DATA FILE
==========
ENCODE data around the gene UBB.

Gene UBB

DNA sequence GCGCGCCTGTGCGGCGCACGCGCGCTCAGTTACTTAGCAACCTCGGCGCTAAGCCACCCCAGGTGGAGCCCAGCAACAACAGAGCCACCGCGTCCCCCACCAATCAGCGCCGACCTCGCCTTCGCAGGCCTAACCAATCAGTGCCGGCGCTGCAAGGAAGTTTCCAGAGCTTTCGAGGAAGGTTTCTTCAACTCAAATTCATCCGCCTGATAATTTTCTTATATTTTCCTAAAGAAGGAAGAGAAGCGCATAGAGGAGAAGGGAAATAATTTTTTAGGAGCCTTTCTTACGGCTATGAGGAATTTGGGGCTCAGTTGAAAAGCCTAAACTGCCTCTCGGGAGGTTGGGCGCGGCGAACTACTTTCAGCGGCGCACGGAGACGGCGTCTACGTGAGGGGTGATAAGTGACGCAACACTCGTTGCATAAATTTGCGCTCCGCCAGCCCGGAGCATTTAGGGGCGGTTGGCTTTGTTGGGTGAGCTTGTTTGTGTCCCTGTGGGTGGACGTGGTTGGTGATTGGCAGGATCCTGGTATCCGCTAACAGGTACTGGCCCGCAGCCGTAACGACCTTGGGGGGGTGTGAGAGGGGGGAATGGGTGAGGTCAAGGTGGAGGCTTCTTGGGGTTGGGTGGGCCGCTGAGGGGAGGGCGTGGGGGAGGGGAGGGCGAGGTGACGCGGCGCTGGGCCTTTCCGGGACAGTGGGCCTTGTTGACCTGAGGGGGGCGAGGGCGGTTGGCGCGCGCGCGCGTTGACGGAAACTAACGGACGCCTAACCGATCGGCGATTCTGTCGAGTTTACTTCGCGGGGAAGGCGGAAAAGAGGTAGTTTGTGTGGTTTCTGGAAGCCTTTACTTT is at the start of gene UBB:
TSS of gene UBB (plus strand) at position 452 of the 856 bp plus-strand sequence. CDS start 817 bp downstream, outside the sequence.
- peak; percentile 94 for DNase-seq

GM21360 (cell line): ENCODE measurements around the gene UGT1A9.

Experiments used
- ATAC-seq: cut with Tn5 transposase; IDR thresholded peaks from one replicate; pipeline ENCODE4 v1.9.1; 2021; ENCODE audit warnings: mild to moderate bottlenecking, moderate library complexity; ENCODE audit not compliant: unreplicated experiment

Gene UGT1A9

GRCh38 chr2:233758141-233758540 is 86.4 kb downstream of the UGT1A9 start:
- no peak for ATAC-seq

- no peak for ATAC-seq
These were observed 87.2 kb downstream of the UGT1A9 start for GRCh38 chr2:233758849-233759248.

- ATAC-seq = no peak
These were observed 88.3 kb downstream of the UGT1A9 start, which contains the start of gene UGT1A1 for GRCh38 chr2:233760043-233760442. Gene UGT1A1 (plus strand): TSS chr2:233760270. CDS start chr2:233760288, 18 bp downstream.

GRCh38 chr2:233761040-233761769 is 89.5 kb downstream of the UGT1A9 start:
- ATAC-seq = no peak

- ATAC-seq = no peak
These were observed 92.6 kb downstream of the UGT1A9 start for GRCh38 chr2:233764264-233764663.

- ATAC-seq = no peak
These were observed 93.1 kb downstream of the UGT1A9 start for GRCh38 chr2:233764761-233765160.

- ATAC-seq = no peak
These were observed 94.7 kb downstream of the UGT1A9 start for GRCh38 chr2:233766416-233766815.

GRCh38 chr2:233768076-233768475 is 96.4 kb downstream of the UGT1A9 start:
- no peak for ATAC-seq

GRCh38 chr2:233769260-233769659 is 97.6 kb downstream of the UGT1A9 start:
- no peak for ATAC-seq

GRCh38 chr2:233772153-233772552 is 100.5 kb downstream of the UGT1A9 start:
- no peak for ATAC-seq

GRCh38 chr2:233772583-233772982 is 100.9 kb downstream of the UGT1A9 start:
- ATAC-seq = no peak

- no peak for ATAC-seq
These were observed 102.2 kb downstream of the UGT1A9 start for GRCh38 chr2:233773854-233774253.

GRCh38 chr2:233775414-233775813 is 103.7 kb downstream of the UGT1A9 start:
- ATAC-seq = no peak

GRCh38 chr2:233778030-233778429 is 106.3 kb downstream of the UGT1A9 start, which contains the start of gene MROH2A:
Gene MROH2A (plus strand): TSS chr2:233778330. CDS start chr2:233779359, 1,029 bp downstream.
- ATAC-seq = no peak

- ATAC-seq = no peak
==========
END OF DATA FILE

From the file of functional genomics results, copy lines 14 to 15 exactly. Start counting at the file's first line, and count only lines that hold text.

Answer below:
- ATAC-seq = no peak
These were observed 88.3 kb downstream of the UGT1A9 start, which contains the start of gene UGT1A1 for GRCh38 chr2:233760043-233760442. Gene UGT1A1 (plus strand): TSS chr2:233760270. CDS start chr2:233760288, 18 bp downstream.